We went on an extensive crop tour looking at all the corn fields Garry could find on our way home from Dnepro Saturday morning (even some that weren't ours along the highway, that were planted earlier than his). Since I didn't have the camera, I only have photos of ears from two of our early fields that Garry picked. In spite of looking like they have been hit by frost with brown leaves on the tops and bottoms of the plants in those fields (because of the hot dry weather before the rainstorm), it looks like they may make cobs, and not need to be turned into silage if we get more rain...
The wheat is all combined, they had to wait a couple days after the rain for it to dry enough, but Garry and Max are pleased with the results, the better fields yielded 60 bushels to the acre, the poorer ones did 45. Not bad considering that it was planted so late because of the dry fall last year and the fungus this spring.
Hoping to have more land in wheat this fall so we can plant less corn since winter wheat almost always is a safer crop to grow in Ukraine than corn. The sunflower fields look like they could be our best crop ever, and won't need to get more rain. Next year Garry hopes to plant more sunflowers, they are a good cash crop, and have a better chance to perform well with less moisture.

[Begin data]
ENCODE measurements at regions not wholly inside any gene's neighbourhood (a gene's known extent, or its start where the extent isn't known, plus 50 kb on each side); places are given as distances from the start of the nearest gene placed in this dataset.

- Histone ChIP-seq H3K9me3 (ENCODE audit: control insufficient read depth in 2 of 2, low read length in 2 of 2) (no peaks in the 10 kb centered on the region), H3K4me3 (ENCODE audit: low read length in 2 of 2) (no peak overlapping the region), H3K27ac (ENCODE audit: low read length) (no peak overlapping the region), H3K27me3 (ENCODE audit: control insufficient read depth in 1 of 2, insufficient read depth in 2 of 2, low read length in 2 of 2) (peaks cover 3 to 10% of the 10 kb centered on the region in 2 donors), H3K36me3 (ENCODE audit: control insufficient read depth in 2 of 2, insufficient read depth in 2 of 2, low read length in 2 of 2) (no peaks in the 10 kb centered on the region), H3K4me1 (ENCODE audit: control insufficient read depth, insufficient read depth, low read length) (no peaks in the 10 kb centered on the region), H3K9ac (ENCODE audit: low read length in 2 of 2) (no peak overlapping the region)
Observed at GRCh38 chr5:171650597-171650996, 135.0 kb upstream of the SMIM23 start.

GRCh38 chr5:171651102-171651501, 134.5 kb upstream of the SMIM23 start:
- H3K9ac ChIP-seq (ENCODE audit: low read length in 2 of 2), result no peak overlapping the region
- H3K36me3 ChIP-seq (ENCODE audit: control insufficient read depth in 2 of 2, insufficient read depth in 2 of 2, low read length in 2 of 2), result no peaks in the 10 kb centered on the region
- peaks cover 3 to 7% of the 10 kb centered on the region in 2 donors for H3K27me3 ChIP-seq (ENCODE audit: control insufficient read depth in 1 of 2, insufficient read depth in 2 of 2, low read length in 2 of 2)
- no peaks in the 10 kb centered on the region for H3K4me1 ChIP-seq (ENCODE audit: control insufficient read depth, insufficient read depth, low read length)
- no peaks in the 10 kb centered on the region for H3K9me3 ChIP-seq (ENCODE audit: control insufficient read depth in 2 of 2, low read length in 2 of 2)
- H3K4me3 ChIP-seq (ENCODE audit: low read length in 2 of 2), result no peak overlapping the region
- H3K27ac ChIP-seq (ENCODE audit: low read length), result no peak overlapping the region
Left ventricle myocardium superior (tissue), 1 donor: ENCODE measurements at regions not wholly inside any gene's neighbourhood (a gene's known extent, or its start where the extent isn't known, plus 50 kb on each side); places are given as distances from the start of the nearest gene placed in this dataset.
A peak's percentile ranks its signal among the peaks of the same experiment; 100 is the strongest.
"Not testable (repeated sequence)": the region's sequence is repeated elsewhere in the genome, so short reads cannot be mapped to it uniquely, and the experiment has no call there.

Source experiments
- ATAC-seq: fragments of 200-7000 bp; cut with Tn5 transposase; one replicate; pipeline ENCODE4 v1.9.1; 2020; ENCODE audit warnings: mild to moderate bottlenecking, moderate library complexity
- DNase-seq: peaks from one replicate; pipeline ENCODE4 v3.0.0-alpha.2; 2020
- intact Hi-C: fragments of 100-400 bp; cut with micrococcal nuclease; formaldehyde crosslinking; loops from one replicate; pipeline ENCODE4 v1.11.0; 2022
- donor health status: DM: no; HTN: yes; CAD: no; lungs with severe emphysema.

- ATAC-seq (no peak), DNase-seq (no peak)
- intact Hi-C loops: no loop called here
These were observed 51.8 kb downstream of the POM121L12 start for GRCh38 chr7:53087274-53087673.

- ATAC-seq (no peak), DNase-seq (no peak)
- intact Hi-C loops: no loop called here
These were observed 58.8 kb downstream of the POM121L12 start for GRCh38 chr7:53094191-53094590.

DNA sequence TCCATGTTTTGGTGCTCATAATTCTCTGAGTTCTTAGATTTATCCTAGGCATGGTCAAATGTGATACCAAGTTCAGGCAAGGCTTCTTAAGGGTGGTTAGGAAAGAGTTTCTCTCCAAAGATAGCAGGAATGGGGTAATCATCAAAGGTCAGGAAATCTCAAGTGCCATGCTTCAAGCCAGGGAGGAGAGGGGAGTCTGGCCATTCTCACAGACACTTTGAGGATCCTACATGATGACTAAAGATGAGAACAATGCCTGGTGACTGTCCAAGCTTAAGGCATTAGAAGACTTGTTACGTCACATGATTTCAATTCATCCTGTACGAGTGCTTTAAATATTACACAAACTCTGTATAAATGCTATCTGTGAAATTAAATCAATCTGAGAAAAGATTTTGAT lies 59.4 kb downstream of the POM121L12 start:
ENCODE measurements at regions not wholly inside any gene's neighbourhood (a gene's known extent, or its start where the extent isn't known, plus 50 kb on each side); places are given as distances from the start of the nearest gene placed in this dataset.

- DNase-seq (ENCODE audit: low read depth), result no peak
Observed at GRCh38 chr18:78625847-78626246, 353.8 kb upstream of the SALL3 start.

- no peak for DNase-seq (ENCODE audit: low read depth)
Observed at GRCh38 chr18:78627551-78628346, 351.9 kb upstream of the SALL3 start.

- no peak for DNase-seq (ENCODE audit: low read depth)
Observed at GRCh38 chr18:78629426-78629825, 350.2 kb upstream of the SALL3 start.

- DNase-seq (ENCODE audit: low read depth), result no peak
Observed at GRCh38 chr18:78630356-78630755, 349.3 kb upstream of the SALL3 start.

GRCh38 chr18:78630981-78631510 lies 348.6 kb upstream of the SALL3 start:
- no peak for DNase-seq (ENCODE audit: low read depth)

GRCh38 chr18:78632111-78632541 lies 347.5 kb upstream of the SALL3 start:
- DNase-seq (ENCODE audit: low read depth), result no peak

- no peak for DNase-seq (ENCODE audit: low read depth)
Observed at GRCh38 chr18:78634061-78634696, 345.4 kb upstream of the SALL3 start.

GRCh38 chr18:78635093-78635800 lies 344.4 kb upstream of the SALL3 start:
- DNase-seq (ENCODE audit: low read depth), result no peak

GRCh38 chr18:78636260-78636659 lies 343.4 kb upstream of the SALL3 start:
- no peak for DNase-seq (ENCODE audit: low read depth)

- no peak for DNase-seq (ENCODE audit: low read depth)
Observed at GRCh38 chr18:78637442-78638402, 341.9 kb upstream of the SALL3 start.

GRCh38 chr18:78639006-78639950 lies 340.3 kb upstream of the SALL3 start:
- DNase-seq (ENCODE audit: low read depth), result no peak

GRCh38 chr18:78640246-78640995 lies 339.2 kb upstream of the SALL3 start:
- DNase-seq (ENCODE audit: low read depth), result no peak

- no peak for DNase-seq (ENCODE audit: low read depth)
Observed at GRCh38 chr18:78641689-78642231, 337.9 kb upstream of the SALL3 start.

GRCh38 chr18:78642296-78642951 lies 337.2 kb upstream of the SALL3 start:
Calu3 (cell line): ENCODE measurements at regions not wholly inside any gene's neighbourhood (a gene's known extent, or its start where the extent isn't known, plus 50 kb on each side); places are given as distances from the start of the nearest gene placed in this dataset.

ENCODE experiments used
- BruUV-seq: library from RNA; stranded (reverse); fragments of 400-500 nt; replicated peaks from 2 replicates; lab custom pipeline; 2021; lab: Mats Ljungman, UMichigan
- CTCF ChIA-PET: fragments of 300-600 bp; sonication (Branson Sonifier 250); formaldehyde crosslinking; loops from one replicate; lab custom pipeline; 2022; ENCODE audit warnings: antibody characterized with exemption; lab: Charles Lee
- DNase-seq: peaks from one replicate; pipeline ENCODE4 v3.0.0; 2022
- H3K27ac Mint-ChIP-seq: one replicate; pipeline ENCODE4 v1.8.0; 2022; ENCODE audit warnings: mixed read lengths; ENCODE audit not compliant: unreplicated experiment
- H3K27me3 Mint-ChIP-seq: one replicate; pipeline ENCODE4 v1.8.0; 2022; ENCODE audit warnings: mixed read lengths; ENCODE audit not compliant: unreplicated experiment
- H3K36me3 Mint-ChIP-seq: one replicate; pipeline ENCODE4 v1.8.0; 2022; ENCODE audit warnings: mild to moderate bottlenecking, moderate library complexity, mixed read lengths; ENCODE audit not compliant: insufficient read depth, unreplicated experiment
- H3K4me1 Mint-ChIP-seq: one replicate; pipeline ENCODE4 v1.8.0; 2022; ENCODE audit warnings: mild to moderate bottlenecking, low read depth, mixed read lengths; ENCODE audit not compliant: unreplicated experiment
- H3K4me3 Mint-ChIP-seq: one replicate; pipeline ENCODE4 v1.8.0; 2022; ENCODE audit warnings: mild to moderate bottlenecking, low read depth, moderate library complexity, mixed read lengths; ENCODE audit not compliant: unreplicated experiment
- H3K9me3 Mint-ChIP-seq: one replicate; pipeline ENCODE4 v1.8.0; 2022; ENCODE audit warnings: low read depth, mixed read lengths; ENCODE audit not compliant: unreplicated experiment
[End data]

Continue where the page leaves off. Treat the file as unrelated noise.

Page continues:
Max has been busy delivering as much of the wheat for shares as he could this week (they get three ton each year, along with a portion of sunflower seed, straw, and sugar. A couple landowners wanted to weigh their own instead of taking the combine weight by the truckload, or didn't have a place to put it yet. Everyone has had their straw bales dumped in front of their home, and many have asked Max for their giant sack (120 pounds) of sugar if they make jam. Now to sell some wheat to pay the people who take cash instead of products and pay land taxes for the village which have risen from 250 grivna last year to 800 this year, except registered shares which even more- 1200. No one will want to make things official, apparently they think it will mean the big farmers will pay more taxes.
Garry went out to check on the bee hives around noon.Victor has not been out since his injury, so Garry was checking if they had filled the frames he and Max put in last week.
He did not get stung, although I was wondering what would happen if a bee flew up his shorts. The yellow hive needs to have some honey removed, its so full they are building honeycomb on the ceiling.